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Part 5: Applying social licence at grass roots

By Sandra Campbell, Little Oaks Dairies As a grass roots, gumboot wearing farmer, social licence to me means to be a good human. That means to act responsibly with the land we are the caretakers of and the community and country we are a part of.

Sandra and Chris Campbell owners of Little Oaks Dairies

Social licence in the agricultural community is multi-level. It includes producers right through the supply chain to our processors and distributors. Working out who I personally influence and the impact my actions, and those of our business, have on our industry’s social licence is complex. I suspect the circle we influence is much larger than we think. Case in point, the Womens Environmental Evening. It grew from an idea to get some more women along to our local meetings. In turn 160 women joined in the journey and those 160 women now have knowledge to both share and put into action. The success of the evening was because our community is connected and on board. They can see the need to get everyone rowing in the same direction. We all may be driven for different reasons but in order for our industry to be successful we need to work together.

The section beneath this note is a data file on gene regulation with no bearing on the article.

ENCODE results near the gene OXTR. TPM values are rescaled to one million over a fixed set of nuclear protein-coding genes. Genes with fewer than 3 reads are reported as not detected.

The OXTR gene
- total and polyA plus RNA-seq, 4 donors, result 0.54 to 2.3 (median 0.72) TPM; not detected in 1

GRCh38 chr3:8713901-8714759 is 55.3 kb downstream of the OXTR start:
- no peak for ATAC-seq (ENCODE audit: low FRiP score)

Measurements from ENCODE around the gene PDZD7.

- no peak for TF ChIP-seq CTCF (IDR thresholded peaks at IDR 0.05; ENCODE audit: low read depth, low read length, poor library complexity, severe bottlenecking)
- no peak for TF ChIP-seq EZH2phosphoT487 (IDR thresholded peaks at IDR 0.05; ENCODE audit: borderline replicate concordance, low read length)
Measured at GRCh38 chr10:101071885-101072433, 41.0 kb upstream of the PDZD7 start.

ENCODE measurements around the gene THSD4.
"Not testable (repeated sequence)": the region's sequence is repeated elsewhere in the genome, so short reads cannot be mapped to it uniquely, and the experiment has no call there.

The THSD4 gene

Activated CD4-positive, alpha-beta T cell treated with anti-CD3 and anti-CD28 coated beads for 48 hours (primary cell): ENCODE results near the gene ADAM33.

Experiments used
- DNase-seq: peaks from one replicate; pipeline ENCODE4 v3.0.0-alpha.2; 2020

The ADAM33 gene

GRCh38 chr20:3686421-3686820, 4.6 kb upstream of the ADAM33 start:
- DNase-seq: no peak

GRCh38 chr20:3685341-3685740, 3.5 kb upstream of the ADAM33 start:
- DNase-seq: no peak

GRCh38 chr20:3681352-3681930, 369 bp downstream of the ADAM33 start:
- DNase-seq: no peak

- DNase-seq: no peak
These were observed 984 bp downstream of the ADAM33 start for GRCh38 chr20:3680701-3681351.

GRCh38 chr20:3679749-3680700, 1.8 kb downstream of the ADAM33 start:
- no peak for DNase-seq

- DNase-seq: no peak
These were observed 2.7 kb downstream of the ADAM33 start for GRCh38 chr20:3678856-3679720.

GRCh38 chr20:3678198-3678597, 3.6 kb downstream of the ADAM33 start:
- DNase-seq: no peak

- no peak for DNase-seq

The environmental changes, regulations and rules coming at the farming community currently are daunting and are often framed negatively. What if we turned that on its head and looked at it from a positive perspective? One where we can learn and connect with our community and improve our environment along the way? In my mind I often relate it to a husband and wife arguing. If we are arguing and not working collaboratively we’re wasting our time and being unproductive. But if we are working together and having robust discussions we will ultimately be more effective. We have an opportunity at a grass roots level to 'stop, collaborate and listen', as Vanilla Ice would say, and make meaningful change.

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